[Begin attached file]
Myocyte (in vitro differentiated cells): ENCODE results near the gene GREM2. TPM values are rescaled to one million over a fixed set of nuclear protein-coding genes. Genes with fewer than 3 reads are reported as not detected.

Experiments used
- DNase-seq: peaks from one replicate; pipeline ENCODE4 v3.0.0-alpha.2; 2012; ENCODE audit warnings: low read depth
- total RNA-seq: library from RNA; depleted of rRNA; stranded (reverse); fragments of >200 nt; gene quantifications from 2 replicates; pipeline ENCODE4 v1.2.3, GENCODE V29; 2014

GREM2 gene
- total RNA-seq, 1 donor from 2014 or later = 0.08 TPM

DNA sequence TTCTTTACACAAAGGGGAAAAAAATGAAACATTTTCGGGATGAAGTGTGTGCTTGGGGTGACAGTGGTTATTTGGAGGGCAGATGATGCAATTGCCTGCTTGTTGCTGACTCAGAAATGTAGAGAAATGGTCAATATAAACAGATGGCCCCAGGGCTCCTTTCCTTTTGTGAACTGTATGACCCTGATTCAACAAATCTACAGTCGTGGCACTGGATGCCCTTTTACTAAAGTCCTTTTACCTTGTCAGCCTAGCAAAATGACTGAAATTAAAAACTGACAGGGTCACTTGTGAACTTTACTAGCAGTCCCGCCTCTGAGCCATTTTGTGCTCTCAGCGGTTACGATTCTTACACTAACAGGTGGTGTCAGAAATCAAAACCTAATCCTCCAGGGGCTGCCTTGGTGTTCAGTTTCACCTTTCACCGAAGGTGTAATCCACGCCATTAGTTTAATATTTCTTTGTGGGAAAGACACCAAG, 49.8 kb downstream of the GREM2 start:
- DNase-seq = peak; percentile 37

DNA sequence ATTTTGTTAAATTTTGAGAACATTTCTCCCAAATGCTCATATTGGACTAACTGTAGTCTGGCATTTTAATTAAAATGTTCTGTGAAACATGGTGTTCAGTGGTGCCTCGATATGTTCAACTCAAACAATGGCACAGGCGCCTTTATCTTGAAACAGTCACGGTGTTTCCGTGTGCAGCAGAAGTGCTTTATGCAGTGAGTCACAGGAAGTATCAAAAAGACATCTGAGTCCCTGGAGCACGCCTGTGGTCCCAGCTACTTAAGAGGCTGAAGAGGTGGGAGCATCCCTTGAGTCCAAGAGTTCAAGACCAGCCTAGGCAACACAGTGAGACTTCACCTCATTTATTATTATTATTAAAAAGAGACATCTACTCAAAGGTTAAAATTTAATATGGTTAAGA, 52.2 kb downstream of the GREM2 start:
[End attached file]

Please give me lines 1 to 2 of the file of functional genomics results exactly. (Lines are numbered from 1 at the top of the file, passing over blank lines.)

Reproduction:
Myocyte (in vitro differentiated cells): ENCODE results near the gene GREM2. TPM values are rescaled to one million over a fixed set of nuclear protein-coding genes. Genes with fewer than 3 reads are reported as not detected.

Experiments used